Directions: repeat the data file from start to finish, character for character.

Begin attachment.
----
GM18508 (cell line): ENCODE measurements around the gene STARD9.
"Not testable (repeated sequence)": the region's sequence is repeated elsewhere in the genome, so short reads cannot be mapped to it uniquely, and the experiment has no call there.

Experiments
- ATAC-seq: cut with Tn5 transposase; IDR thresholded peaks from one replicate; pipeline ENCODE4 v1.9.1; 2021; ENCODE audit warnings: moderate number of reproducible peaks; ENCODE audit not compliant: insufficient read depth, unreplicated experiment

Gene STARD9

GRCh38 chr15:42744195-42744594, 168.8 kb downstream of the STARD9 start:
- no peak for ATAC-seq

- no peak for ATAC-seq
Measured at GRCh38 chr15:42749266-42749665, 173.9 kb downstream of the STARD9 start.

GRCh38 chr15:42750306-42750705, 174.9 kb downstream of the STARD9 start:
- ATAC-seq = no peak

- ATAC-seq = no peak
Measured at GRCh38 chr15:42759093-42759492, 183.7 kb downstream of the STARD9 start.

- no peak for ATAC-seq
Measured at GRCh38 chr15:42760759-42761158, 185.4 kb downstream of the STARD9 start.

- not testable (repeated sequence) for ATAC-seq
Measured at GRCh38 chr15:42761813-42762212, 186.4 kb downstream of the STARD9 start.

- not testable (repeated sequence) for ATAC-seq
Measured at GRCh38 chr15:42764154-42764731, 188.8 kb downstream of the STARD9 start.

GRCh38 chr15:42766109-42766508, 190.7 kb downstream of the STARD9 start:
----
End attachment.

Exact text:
GM18508 (cell line): ENCODE measurements around the gene STARD9.
"Not testable (repeated sequence)": the region's sequence is repeated elsewhere in the genome, so short reads cannot be mapped to it uniquely, and the experiment has no call there.

Experiments
- ATAC-seq: cut with Tn5 transposase; IDR thresholded peaks from one replicate; pipeline ENCODE4 v1.9.1; 2021; ENCODE audit warnings: moderate number of reproducible peaks; ENCODE audit not compliant: insufficient read depth, unreplicated experiment

Gene STARD9

GRCh38 chr15:42744195-42744594, 168.8 kb downstream of the STARD9 start:
- no peak for ATAC-seq

- no peak for ATAC-seq
Measured at GRCh38 chr15:42749266-42749665, 173.9 kb downstream of the STARD9 start.

GRCh38 chr15:42750306-42750705, 174.9 kb downstream of the STARD9 start:
- ATAC-seq = no peak

- ATAC-seq = no peak
Measured at GRCh38 chr15:42759093-42759492, 183.7 kb downstream of the STARD9 start.

- no peak for ATAC-seq
Measured at GRCh38 chr15:42760759-42761158, 185.4 kb downstream of the STARD9 start.

- not testable (repeated sequence) for ATAC-seq
Measured at GRCh38 chr15:42761813-42762212, 186.4 kb downstream of the STARD9 start.

- not testable (repeated sequence) for ATAC-seq
Measured at GRCh38 chr15:42764154-42764731, 188.8 kb downstream of the STARD9 start.

GRCh38 chr15:42766109-42766508, 190.7 kb downstream of the STARD9 start: